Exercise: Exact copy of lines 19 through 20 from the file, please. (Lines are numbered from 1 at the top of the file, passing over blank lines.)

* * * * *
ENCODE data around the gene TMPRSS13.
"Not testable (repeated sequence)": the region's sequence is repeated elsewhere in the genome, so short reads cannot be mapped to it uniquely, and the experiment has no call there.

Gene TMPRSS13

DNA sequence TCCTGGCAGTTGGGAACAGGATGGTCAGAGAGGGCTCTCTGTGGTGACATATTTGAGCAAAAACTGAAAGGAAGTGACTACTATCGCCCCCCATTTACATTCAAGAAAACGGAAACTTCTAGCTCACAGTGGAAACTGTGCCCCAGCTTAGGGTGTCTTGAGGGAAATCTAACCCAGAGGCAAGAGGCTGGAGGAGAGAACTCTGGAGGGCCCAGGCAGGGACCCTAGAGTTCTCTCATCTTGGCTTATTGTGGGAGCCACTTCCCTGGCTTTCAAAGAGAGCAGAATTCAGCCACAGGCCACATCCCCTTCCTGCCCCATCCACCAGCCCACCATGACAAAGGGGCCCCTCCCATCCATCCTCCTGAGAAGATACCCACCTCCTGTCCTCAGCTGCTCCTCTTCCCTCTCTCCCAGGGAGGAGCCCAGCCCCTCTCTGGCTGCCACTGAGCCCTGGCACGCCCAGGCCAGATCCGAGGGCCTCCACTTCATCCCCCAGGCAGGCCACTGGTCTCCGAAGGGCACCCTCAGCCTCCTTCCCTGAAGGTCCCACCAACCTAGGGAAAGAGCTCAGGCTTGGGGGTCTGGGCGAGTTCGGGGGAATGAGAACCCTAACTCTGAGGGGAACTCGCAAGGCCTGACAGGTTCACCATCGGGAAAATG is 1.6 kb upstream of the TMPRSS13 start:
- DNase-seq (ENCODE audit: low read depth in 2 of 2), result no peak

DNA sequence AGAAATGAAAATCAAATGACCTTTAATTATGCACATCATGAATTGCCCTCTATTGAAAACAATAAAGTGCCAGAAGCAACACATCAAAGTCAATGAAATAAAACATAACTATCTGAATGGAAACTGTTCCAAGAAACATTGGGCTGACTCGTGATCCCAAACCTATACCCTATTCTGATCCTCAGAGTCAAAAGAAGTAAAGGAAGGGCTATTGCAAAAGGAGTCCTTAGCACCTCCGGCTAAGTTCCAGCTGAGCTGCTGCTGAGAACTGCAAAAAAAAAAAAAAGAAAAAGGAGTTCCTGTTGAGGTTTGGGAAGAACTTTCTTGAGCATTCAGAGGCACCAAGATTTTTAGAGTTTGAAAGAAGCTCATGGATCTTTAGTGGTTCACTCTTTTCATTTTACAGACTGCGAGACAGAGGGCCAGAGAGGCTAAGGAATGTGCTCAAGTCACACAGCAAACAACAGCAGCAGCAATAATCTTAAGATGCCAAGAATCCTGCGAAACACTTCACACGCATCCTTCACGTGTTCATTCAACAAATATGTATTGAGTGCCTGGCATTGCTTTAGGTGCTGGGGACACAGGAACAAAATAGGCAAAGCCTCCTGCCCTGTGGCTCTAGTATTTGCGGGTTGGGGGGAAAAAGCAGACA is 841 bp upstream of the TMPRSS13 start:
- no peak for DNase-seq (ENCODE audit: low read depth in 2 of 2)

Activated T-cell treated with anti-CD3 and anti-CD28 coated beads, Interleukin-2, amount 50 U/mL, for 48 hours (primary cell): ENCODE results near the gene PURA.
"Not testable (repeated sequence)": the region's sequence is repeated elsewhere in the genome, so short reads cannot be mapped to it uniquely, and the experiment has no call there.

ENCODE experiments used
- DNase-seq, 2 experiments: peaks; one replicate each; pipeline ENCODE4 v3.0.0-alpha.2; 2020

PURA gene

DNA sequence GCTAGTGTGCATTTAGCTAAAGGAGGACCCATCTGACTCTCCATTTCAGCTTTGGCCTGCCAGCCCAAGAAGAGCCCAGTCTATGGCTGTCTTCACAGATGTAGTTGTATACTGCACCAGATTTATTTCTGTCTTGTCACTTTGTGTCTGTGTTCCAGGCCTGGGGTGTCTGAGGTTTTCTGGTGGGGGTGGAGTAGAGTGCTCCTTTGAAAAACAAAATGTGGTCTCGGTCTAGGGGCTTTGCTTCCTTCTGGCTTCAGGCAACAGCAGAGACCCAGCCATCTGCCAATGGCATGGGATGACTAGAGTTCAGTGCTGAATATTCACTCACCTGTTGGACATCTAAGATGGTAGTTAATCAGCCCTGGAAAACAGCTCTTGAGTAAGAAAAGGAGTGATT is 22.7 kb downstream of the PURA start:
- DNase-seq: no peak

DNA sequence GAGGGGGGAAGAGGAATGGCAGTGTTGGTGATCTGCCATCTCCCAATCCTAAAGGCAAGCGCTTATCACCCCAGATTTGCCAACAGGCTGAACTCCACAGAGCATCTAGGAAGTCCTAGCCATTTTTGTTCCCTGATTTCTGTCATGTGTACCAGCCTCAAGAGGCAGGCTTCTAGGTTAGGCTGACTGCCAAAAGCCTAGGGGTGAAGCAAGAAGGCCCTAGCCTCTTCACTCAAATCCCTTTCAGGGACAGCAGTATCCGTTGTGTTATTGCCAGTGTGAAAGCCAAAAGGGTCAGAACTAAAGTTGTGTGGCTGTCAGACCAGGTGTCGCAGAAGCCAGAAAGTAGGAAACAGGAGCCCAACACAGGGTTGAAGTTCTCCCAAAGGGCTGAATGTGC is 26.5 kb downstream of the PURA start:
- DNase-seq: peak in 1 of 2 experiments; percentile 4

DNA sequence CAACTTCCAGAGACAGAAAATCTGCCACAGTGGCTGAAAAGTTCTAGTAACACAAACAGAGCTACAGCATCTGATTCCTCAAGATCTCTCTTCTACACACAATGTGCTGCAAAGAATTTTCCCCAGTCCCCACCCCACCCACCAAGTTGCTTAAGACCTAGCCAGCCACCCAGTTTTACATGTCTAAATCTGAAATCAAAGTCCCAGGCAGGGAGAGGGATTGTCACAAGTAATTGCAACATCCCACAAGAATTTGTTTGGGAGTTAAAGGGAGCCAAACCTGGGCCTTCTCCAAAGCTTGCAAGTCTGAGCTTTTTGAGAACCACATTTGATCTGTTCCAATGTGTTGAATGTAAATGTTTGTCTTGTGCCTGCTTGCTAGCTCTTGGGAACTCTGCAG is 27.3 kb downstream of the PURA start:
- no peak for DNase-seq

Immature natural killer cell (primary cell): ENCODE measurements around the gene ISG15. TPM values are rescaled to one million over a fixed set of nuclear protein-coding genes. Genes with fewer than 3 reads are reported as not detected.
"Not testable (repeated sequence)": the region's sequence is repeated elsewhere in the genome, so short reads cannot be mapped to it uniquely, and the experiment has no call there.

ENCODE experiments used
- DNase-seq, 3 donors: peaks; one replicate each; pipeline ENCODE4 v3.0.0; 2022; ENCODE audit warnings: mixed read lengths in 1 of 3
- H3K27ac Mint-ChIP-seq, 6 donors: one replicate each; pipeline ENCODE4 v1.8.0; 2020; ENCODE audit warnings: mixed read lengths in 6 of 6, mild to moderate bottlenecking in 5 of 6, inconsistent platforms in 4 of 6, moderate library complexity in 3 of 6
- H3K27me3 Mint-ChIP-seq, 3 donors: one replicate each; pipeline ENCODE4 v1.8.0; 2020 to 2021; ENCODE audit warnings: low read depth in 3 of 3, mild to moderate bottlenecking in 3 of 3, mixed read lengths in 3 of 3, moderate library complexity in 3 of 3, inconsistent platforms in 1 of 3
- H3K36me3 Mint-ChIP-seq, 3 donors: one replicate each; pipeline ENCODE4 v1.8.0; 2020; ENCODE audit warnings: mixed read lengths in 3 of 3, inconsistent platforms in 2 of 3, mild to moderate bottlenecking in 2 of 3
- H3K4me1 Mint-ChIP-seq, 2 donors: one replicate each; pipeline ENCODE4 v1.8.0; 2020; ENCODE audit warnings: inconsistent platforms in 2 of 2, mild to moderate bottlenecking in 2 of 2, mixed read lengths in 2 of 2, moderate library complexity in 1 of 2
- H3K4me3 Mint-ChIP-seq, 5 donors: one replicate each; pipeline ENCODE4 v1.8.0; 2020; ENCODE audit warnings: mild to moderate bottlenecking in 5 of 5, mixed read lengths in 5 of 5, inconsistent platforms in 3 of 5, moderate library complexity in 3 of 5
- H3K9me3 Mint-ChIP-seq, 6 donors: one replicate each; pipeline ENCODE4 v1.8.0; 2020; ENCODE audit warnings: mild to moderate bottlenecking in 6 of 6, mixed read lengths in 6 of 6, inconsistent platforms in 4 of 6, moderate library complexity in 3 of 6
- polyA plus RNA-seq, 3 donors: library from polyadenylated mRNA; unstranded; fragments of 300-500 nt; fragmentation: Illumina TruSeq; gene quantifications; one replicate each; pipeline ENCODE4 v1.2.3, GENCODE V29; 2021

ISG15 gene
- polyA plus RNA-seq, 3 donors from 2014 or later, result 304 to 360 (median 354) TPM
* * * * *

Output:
Immature natural killer cell (primary cell): ENCODE measurements around the gene ISG15. TPM values are rescaled to one million over a fixed set of nuclear protein-coding genes. Genes with fewer than 3 reads are reported as not detected.
"Not testable (repeated sequence)": the region's sequence is repeated elsewhere in the genome, so short reads cannot be mapped to it uniquely, and the experiment has no call there.